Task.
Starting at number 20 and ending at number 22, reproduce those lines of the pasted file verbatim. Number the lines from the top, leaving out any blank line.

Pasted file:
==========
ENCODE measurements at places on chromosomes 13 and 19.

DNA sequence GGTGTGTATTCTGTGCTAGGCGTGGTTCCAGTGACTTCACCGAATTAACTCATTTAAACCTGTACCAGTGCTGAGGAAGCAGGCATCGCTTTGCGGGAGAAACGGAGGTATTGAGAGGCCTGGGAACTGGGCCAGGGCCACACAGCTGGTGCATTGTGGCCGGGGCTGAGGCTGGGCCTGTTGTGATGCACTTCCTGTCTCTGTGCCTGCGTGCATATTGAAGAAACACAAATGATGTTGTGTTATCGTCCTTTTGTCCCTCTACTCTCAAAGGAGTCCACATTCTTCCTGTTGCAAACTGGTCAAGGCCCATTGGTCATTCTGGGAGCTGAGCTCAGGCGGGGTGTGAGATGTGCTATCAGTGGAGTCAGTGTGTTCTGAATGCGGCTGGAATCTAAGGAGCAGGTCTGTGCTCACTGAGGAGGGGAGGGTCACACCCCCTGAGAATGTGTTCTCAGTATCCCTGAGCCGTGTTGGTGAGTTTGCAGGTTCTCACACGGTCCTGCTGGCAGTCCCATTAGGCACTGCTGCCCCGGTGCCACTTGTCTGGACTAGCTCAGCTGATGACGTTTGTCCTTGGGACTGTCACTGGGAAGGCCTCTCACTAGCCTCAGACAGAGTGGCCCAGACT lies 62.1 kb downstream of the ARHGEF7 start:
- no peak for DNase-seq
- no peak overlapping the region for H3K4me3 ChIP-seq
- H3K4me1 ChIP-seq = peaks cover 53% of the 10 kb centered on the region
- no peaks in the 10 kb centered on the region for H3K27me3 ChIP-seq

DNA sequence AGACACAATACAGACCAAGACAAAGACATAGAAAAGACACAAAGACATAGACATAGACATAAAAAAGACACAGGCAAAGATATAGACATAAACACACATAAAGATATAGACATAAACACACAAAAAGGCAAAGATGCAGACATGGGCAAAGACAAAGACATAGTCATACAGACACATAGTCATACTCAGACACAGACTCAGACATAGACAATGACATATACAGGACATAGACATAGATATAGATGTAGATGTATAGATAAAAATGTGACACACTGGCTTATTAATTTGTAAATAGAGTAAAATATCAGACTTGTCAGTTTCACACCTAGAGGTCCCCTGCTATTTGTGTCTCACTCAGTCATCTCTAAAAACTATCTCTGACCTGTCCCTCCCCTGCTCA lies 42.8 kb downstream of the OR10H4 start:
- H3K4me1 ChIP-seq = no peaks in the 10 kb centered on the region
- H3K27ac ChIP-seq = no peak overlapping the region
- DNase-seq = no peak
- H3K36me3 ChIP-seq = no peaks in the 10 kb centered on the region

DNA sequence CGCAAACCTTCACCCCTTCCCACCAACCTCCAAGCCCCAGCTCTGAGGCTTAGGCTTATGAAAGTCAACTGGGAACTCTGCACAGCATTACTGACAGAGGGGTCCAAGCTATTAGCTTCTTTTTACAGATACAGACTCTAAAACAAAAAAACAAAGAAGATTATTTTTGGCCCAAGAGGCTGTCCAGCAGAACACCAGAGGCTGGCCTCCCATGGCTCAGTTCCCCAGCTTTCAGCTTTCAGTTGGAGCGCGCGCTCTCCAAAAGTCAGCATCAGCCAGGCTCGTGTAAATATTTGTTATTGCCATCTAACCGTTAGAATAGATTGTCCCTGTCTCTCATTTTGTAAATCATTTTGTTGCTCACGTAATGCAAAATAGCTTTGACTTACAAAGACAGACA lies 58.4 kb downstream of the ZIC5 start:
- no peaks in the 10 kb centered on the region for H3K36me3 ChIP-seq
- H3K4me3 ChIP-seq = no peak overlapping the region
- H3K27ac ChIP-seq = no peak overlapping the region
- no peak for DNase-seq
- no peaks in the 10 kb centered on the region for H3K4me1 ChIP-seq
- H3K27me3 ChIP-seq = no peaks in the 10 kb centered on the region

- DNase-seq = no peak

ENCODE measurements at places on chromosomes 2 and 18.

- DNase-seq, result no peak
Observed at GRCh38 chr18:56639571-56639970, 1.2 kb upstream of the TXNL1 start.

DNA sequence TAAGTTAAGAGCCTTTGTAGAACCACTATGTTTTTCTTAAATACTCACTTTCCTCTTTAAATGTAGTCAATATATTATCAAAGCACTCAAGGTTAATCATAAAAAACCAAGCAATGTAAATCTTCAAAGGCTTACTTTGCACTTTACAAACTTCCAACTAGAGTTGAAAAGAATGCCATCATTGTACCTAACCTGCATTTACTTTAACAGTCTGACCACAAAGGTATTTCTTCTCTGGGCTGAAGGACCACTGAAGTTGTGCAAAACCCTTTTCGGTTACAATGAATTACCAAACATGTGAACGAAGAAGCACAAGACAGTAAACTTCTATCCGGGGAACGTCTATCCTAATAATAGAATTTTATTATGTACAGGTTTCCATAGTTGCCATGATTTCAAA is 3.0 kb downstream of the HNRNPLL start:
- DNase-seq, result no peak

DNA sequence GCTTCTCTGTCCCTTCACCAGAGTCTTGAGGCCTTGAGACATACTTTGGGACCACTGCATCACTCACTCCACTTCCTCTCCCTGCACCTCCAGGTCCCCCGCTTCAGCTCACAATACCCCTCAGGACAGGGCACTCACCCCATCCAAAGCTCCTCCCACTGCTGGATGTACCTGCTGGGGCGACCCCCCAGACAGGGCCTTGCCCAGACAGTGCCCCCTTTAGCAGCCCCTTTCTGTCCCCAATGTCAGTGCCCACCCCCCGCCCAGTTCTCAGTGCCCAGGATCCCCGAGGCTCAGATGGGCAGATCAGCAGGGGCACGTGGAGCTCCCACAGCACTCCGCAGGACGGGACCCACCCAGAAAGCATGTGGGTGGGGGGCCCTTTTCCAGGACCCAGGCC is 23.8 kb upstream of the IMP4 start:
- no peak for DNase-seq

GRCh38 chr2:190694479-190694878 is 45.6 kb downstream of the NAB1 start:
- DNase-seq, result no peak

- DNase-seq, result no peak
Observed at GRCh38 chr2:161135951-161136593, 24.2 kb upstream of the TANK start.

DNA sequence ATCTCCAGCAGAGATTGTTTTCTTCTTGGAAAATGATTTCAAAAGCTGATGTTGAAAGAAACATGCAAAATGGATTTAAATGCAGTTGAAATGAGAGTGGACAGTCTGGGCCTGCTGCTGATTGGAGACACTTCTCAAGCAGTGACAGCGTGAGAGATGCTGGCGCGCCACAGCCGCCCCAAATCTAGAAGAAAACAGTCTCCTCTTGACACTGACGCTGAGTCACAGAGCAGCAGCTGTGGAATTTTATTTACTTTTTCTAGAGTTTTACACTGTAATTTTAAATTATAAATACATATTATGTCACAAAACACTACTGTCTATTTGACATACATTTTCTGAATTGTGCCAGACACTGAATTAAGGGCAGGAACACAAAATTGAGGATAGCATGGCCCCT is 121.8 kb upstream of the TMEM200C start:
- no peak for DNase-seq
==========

ENCODE measurements at places on chromosomes 2 and 18.

- DNase-seq, result no peak
Observed at GRCh38 chr18:56639571-56639970, 1.2 kb upstream of the TXNL1 start.